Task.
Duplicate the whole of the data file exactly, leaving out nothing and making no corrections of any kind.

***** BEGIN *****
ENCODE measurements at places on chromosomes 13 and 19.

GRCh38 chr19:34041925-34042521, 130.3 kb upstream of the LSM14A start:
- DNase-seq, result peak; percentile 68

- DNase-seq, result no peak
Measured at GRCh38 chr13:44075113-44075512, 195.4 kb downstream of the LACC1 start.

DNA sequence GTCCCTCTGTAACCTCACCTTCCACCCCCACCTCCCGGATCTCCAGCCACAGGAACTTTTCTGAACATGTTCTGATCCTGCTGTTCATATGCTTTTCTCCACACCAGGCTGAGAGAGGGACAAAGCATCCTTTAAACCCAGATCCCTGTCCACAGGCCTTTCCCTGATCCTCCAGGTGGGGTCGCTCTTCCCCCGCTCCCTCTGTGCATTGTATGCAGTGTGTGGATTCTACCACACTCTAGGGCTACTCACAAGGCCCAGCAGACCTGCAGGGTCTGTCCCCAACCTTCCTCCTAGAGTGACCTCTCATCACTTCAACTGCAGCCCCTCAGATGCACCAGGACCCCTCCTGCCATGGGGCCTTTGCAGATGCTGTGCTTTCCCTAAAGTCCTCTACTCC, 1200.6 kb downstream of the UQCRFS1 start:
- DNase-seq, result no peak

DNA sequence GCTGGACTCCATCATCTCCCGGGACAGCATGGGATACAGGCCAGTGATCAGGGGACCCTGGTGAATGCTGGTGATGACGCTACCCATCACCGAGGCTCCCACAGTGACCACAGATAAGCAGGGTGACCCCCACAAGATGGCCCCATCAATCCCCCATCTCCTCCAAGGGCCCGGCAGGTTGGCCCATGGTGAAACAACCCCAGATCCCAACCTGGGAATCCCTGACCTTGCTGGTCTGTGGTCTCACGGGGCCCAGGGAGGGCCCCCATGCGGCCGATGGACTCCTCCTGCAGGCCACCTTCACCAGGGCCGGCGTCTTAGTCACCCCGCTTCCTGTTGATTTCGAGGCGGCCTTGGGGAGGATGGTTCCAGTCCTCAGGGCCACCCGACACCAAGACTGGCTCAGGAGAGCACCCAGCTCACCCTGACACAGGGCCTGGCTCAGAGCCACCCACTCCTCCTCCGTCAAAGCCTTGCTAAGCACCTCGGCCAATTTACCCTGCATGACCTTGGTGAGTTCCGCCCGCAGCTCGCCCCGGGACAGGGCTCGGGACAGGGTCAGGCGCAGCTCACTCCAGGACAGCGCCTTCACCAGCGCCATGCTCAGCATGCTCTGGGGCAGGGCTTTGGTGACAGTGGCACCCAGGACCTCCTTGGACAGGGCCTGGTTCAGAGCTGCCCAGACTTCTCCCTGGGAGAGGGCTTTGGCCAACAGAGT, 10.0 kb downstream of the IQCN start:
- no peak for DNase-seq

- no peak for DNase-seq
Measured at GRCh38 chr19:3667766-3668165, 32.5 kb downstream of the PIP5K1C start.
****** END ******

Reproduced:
ENCODE measurements at places on chromosomes 13 and 19.

GRCh38 chr19:34041925-34042521, 130.3 kb upstream of the LSM14A start:
- DNase-seq, result peak; percentile 68

- DNase-seq, result no peak
Measured at GRCh38 chr13:44075113-44075512, 195.4 kb downstream of the LACC1 start.

DNA sequence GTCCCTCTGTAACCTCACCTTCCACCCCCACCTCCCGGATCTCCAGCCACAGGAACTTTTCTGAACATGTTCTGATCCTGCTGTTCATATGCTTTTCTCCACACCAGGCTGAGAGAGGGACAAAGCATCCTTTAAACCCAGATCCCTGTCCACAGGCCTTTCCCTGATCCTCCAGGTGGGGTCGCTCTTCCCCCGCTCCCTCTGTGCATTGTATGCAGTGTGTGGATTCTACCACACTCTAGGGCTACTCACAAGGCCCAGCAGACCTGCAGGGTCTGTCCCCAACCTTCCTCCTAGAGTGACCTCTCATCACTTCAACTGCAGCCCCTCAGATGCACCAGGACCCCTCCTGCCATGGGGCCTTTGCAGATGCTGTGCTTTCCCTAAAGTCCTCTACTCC, 1200.6 kb downstream of the UQCRFS1 start:
- DNase-seq, result no peak

DNA sequence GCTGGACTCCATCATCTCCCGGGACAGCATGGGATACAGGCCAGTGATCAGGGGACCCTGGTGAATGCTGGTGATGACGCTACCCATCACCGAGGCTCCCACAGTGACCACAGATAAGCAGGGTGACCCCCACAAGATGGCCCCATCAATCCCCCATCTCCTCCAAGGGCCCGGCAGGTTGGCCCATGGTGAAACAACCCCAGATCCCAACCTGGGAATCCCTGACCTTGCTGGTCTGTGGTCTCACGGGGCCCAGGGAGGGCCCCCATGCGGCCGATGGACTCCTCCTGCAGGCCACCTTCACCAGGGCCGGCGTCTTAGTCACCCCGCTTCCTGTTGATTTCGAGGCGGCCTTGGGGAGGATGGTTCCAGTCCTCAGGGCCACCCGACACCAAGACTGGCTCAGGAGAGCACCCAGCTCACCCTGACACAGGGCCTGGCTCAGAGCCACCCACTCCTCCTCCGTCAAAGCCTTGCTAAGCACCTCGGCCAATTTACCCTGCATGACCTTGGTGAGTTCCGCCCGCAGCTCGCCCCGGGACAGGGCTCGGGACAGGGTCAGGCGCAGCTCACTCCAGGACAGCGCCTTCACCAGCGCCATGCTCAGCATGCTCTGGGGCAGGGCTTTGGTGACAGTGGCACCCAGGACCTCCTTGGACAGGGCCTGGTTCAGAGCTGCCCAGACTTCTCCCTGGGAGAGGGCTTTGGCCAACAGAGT, 10.0 kb downstream of the IQCN start:
- no peak for DNase-seq

- no peak for DNase-seq
Measured at GRCh38 chr19:3667766-3668165, 32.5 kb downstream of the PIP5K1C start.